Written Assignment 1 David Spencer

AST-101

The original magnitude scales used by the ancient astronomers were categorical. Starting with Hipparchus, the ancient astronomers classified stars into orders of magnitude. They used six classes of magnitude with the brightest stars in the first class and dimmer stars falling into successive classes of brightness. With modern techniques and instrumentation, todays astronomers have made adjustments to the magnitude scale so that it is a high precision standard of brightness (p. 13). For example, in the class system the star Theta Leonis is third magnitude, but in the modern scale its magnitude is 3.34 (p. 13). 3. Models of the Universe A. Compare the Ptolemaic and Copernican models of the universe. State the main tenet of each theory; how they are alike or different, what evidence each used to support the ideas, and how each explained the retrograde motion of the inner planets. Ptolemy was the greatest of the ancient astronomers, he used mathematics to try and predict the positions of celestial objects. Ptolemaic models used mathematics to describe the Aristotelian universe (p. 43). Copernicus was a pivotal figure in history of astronomy. He was a student of Ptolemy and believed in Aristotles philosophy, particularly that of the spherical elegance of the heavens (p. 47). Where the two astronomers differed was in the main tenet of their theories on planetary motion. The Ptolemaic model is geocentric, meaning that the Earth is the center of the universe and all celestial bodies rotate around it. The Copernican model is heliocentric, meaning that the Sun is the center of the universe and the Earth, the Planets, and all celestial bodies rotate around it. Ptolemy and the ancient astronomers used the lack of observable parallax to support their idea that the Earth did not move. But more than parallax, the ancient astronomers based their astronomical models, not on evidence important to modern science, but on reason and accepted first principles. The first principle of a geocentric universe was the primary basis for the ancient model of the universe. Within this geocentric construct,

Written Assignment 1 David Spencer

AST-101

Ptolemy used a complex system of epicycles, deferent, and the offset of the Earth and the Equant to describe and predict the retrograde motion of the planets. In contrast to the complexity of the Ptolemaic model, The Copernican model of the universe explained the retrograde movements of the planets very easily by describing the retrograde movements as apparent movements as an observer from Earth sees the planet revolve around the Sun. Copernicus used his observations of the movement of the planets over the years to support his ideas; however, the Copernican model was no better at prediction of the position of the planets than the Ptolemaic. This was because of Copernicus use of perfect circular orbits derived from his belief in Aristotles philosophy (p. 47). B. How did Tycho Brahe's model of the universe differ from that of Ptolemy or Copernicus? Explain the points of dispute. Tycho Brahes model of the universe differed from Ptolemy and Copernicus in that in many ways it was a hybrid of the two conflicting models of the universe. Brahe rejected both of the previous models. He rejected the Ptolemaic model because of its inaccuracy (p. 50). He also rejected the Copernican model because he was not able to detect parallax of the stars. This lack of relative movement was evidence to Brahe that the Earth had a fixed position, and that other objects moved. His geocentric model was different from Ptolemy in that planets, other than the Earth, revolved around the Sun. 4. Newton and Kepler Discuss how Newton's law of universal gravitation explained or clarified the orbital circular motion of planets. Consider Kepler's second and third laws to help you in your explanation It is important to notice that Keplers three laws are empirical (p. 54). They accurately describe the phenomenon of the motions of the planets but do not explain them. Eight decades after Kepler published the three laws, Newton proved that Keplers laws are a result of Newtons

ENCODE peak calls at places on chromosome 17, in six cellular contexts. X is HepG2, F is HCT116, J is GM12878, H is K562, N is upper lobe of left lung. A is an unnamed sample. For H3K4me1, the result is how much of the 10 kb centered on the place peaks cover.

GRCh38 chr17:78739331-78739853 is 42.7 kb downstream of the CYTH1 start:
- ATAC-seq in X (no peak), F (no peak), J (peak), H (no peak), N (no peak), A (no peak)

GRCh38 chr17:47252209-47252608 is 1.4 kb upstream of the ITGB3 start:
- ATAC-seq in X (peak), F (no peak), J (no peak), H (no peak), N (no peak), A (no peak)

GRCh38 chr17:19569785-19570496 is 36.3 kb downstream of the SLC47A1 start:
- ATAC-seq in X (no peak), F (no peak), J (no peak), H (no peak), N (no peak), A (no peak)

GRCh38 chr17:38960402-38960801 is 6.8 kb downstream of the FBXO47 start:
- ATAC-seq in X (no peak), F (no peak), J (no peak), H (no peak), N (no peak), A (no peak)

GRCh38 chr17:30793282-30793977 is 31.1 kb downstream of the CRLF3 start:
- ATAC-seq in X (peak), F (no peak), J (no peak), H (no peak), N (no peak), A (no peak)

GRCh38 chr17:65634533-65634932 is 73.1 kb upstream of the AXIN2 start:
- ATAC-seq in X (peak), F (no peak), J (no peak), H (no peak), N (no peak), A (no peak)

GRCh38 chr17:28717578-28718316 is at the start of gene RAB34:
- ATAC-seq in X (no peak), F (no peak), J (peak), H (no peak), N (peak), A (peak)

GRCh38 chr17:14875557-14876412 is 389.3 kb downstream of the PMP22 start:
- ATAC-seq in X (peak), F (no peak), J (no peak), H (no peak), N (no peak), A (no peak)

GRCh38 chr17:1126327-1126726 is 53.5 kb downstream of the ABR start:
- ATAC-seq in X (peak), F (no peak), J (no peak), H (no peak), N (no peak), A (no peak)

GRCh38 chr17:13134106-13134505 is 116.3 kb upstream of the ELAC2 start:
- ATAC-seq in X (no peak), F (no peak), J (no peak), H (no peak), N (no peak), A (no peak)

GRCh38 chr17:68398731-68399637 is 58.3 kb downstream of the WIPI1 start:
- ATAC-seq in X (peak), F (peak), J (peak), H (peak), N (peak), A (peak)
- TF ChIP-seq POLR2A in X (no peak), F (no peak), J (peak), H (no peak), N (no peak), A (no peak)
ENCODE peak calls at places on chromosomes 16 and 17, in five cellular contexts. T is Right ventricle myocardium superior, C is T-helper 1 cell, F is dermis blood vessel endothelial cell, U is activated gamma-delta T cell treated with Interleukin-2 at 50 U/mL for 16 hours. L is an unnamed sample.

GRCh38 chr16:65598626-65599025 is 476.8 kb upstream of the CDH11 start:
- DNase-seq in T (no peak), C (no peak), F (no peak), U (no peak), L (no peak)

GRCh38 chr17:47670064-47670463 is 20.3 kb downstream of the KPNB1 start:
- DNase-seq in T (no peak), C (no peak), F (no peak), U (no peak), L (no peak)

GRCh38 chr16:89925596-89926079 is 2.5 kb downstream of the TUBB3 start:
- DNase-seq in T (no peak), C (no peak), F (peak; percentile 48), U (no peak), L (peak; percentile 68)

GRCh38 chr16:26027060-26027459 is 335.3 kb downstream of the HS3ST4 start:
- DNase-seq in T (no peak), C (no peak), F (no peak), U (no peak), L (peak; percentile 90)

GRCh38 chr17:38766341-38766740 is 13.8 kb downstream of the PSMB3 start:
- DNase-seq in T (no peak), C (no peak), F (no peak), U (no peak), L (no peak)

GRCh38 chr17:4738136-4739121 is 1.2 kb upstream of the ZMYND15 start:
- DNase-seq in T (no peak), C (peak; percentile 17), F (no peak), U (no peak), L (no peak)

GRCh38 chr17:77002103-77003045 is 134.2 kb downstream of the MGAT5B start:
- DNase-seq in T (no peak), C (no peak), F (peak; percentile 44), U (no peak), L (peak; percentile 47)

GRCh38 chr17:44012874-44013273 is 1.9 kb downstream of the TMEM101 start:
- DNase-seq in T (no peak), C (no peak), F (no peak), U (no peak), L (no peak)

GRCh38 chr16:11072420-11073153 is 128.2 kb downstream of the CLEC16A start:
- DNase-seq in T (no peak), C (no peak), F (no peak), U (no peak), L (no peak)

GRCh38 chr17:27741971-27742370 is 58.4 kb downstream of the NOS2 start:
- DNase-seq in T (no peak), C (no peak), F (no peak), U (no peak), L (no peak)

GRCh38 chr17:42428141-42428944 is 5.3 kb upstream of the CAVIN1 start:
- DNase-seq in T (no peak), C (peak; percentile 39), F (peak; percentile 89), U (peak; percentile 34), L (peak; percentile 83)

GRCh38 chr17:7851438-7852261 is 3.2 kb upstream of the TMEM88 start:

Written Assignment 1 David Spencer

AST-101

law of universal gravitation. For Example, Keplers third law of planetary motion can be derived from Newtons laws of motion (p. 65).

Written Assignment 1 David Spencer

AST-101

References Seeds, M. A., & Backman, D. E. (2010). Horizons: Exploring the Universe (11th ed.). Belmont, CA: Thomson Brooks/Cole.